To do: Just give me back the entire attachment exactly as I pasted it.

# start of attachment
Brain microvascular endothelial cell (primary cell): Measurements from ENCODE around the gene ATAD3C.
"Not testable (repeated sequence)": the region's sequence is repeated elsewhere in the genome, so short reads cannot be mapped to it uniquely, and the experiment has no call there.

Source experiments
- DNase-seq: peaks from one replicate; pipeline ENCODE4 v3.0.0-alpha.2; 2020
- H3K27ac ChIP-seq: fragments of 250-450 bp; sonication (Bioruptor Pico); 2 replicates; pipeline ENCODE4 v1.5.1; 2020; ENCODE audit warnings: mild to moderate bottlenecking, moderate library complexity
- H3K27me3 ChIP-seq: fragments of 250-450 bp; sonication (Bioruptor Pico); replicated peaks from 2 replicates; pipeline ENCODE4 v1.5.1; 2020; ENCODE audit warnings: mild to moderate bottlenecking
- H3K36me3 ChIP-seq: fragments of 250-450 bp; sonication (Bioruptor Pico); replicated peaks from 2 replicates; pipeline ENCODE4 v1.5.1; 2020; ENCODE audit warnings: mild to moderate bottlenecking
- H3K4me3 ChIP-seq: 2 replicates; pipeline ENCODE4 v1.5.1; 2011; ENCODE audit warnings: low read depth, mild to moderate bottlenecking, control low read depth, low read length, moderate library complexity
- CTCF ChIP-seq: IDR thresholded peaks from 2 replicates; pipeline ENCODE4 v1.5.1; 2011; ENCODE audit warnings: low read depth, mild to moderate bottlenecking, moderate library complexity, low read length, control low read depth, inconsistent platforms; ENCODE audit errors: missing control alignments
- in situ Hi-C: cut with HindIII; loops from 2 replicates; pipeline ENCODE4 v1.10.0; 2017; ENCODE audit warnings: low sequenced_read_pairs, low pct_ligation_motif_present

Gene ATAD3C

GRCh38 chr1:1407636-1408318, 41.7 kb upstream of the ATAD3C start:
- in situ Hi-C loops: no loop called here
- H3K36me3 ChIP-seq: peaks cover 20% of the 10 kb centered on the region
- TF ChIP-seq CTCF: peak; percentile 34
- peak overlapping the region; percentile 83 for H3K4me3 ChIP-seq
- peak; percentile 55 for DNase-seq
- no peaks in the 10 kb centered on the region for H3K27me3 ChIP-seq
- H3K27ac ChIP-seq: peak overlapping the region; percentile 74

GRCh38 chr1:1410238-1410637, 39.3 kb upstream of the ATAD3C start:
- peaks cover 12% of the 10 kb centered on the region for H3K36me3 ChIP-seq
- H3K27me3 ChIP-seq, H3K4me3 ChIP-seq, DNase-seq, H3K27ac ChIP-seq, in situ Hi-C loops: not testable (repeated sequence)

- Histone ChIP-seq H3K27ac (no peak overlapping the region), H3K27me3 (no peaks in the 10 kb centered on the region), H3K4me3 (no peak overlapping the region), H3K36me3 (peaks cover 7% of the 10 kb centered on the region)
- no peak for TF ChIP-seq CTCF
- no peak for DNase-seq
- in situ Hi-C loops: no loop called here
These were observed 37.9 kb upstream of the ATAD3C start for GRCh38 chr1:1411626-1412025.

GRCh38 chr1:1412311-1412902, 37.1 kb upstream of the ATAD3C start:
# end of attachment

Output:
Brain microvascular endothelial cell (primary cell): Measurements from ENCODE around the gene ATAD3C.
"Not testable (repeated sequence)": the region's sequence is repeated elsewhere in the genome, so short reads cannot be mapped to it uniquely, and the experiment has no call there.

Source experiments
- DNase-seq: peaks from one replicate; pipeline ENCODE4 v3.0.0-alpha.2; 2020
- H3K27ac ChIP-seq: fragments of 250-450 bp; sonication (Bioruptor Pico); 2 replicates; pipeline ENCODE4 v1.5.1; 2020; ENCODE audit warnings: mild to moderate bottlenecking, moderate library complexity
- H3K27me3 ChIP-seq: fragments of 250-450 bp; sonication (Bioruptor Pico); replicated peaks from 2 replicates; pipeline ENCODE4 v1.5.1; 2020; ENCODE audit warnings: mild to moderate bottlenecking
- H3K36me3 ChIP-seq: fragments of 250-450 bp; sonication (Bioruptor Pico); replicated peaks from 2 replicates; pipeline ENCODE4 v1.5.1; 2020; ENCODE audit warnings: mild to moderate bottlenecking
- H3K4me3 ChIP-seq: 2 replicates; pipeline ENCODE4 v1.5.1; 2011; ENCODE audit warnings: low read depth, mild to moderate bottlenecking, control low read depth, low read length, moderate library complexity
- CTCF ChIP-seq: IDR thresholded peaks from 2 replicates; pipeline ENCODE4 v1.5.1; 2011; ENCODE audit warnings: low read depth, mild to moderate bottlenecking, moderate library complexity, low read length, control low read depth, inconsistent platforms; ENCODE audit errors: missing control alignments
- in situ Hi-C: cut with HindIII; loops from 2 replicates; pipeline ENCODE4 v1.10.0; 2017; ENCODE audit warnings: low sequenced_read_pairs, low pct_ligation_motif_present

Gene ATAD3C

GRCh38 chr1:1407636-1408318, 41.7 kb upstream of the ATAD3C start:
- in situ Hi-C loops: no loop called here
- H3K36me3 ChIP-seq: peaks cover 20% of the 10 kb centered on the region
- TF ChIP-seq CTCF: peak; percentile 34
- peak overlapping the region; percentile 83 for H3K4me3 ChIP-seq
- peak; percentile 55 for DNase-seq
- no peaks in the 10 kb centered on the region for H3K27me3 ChIP-seq
- H3K27ac ChIP-seq: peak overlapping the region; percentile 74

GRCh38 chr1:1410238-1410637, 39.3 kb upstream of the ATAD3C start:
- peaks cover 12% of the 10 kb centered on the region for H3K36me3 ChIP-seq
- H3K27me3 ChIP-seq, H3K4me3 ChIP-seq, DNase-seq, H3K27ac ChIP-seq, in situ Hi-C loops: not testable (repeated sequence)

- Histone ChIP-seq H3K27ac (no peak overlapping the region), H3K27me3 (no peaks in the 10 kb centered on the region), H3K4me3 (no peak overlapping the region), H3K36me3 (peaks cover 7% of the 10 kb centered on the region)
- no peak for TF ChIP-seq CTCF
- no peak for DNase-seq
- in situ Hi-C loops: no loop called here
These were observed 37.9 kb upstream of the ATAD3C start for GRCh38 chr1:1411626-1412025.

GRCh38 chr1:1412311-1412902, 37.1 kb upstream of the ATAD3C start: